When 15-year-old Hari Raghavan was diagnosed as having retinitis pigmentosa and started losing his vision, his elder sister Shanti Raghavan was working as an information technology professional in the United States.
“We called him over to the US,” she recalls. “Though his eyesight had deteriorated a little, my husband and I took him to see cool touristy places like Niagara Falls.” She had him look at colors in contrasting arrangements so he could see with the little vision he had.
After his eyesight had further deteriorated, Ms. Raghavan called her brother over to the US again. This time, Raghavan and her husband, Dipesh Sutariya, took a perhaps surprising approach: They made him participate in adventure sports.
“We focused on what he could still do, rather than focusing on what he couldn’t. We made him go swimming, rock climbing, kayaking, hot-air ballooning, and snorkeling in the ocean. We ensured that he had a lot of fun!” Raghavan says. At the end of the visit, he told his sister that he felt he could walk on water and do anything he set his mind to.
And that he did. Mr. Raghavan completed his bachelor’s degree in commerce and went on to get an MBA in marketing from Narsee Monjee College, one of the top 10 colleges in India. His sister and Mr. Sutariya assisted him significantly during this period. They found out about screen readers, with which he could study. They helped him learn how to go places on his own by using a white cane and taught him how to cook and access the internet, thus allowing him to do whatever he wanted and needed to.
But even though Raghavan was first in his MBA class and sat through 70 job interviews, he wasn’t offered a position. In India, disability is often considered a curse, and finding employment can be especially challenging.
Finally, however, Raghavan got a job with Tata Finance. Still, his sister and her husband hardly thought they were done.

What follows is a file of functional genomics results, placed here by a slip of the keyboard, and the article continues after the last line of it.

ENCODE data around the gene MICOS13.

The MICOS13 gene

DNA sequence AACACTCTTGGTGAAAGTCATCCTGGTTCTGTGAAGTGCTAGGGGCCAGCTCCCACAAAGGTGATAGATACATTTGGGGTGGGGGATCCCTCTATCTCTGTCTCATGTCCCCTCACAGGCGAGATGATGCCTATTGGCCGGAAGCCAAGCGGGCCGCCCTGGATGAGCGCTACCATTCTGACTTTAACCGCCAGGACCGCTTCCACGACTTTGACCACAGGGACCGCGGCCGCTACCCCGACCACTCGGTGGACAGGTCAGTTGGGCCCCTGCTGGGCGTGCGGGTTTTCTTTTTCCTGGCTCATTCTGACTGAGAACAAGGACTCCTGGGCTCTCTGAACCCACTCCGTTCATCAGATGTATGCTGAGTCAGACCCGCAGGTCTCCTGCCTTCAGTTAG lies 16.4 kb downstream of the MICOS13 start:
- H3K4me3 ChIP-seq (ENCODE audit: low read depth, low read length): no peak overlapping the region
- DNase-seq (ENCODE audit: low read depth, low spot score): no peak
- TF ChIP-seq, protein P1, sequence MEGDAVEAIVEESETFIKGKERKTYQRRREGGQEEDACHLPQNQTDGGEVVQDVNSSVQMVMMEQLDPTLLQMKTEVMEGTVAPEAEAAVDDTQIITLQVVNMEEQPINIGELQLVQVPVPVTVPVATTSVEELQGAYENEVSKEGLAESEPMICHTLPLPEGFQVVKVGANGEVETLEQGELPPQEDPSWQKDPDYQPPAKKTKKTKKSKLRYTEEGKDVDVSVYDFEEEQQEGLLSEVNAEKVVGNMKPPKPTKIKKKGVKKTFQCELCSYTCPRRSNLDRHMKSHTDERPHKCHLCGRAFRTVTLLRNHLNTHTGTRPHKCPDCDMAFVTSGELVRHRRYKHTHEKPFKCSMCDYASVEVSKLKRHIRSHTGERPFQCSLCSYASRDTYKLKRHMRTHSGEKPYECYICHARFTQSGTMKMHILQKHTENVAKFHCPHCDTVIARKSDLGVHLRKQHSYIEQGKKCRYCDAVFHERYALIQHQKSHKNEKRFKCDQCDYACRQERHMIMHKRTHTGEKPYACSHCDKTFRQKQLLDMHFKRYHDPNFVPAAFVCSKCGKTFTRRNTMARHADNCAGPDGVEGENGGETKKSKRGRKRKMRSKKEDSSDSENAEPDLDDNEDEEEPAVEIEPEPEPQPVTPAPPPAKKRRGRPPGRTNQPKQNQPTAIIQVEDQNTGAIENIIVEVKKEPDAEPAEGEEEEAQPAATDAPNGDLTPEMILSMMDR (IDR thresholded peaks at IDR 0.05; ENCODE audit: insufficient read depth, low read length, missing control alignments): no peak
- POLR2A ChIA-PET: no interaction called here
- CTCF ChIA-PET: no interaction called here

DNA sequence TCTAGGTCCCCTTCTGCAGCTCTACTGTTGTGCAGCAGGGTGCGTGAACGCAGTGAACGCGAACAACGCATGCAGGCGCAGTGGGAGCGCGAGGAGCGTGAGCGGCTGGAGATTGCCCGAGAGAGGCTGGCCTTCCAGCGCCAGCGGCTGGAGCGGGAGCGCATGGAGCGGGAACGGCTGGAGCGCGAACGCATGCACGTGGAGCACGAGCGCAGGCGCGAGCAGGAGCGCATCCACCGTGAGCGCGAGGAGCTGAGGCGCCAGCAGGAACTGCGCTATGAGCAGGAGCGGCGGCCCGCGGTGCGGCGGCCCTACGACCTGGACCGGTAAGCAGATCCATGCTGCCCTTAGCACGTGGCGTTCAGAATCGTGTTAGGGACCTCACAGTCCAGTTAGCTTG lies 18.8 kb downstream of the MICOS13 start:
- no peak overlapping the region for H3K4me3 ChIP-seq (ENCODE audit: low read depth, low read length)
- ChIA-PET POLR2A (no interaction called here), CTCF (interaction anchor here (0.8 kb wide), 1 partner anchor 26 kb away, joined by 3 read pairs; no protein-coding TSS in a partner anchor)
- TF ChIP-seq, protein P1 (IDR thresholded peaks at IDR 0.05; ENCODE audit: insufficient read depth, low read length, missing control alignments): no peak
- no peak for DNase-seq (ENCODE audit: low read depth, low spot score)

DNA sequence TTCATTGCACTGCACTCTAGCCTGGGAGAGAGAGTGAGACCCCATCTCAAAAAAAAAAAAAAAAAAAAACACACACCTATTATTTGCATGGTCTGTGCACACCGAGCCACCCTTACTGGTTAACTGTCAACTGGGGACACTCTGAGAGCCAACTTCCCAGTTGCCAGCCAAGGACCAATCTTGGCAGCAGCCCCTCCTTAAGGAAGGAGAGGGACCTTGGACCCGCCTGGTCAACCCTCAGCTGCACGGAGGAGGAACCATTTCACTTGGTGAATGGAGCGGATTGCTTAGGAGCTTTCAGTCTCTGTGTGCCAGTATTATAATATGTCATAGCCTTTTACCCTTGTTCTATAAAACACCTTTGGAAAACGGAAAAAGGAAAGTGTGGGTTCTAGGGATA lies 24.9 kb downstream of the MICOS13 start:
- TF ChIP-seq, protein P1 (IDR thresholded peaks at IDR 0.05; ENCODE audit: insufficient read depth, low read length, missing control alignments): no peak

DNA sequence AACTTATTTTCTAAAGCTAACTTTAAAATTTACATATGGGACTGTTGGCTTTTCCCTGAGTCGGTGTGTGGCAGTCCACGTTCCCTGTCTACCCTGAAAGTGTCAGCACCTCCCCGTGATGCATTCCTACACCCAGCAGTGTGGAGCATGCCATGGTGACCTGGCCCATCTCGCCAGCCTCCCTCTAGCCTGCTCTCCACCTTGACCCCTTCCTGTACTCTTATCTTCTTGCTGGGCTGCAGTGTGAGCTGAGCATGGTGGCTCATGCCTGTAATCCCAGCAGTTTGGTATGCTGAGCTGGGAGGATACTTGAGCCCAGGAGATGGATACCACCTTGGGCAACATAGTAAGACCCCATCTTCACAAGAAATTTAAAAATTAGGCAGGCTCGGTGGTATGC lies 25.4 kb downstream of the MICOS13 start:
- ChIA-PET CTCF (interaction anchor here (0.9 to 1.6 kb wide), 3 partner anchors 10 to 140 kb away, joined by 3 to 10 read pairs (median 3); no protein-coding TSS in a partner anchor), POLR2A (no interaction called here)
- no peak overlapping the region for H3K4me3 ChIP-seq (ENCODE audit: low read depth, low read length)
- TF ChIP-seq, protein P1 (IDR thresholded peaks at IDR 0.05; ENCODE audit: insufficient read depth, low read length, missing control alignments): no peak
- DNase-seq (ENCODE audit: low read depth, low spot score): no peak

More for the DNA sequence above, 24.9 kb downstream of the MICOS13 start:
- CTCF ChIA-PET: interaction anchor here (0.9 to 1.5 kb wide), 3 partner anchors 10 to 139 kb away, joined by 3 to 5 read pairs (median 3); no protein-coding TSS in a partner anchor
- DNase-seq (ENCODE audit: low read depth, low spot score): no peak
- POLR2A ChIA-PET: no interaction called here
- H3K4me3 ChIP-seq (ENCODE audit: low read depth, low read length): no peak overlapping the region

“On this journey of enabling him, we felt that we needed to do something with the knowledge we had. We were not thinking of anything big at that time, but we felt we could assist those who needed help,” she says.
In 1999, Ms. Raghavan and Sutariya founded EnAble India in Bangalore, offering employability training to disabled people and working closely with companies to obtain jobs for these individuals. From a modest start, the organization has positively affected the lives of more than 130,000 people with various disabilities – with 4,500-plus being placed in 600 companies.
“Shanti Raghavan is an exceptional individual,” says Javed Abidi, a well-known disability rights activist in India, in an email. “Motivated by her brother’s struggles, she got associated with the disability sector and today, she is an enabler and a leader in the disability space in her own right,” adds Mr. Abidi, who is chairperson of Disabled People’s International.
A growing enterprise
Raghavan and Sutariya began EnAble India on a part-time basis. “I gave computer training to a few visually impaired people before going to work in the mornings, met a couple of physically challenged persons to understand their needs, and did some workshops for parents of visually impaired children on the weekends,” Raghavan recalls. However, as more and more people learned about EnAble India and came for training, she felt she should give more time to the group because “we should not give hope to people and not continue on with it.”
So in 2004, Raghavan quit her job. “I thought, I will take a year off, build a small team, stabilize everything, and go back to work,” she says.
As soon as Raghavan devoted herself full time to EnAble India, several sets of visually impaired people came for help, and slowly the organization grew to include training for people with orthopedic disabilities and hearing impairments. Also, after being initially self-funded, in 2007 EnAble India got its first sponsor, Axis Bank Foundation. “One after the other, things happened so fast that ultimately I forgot that I said I had taken a year off!” Raghavan chuckles.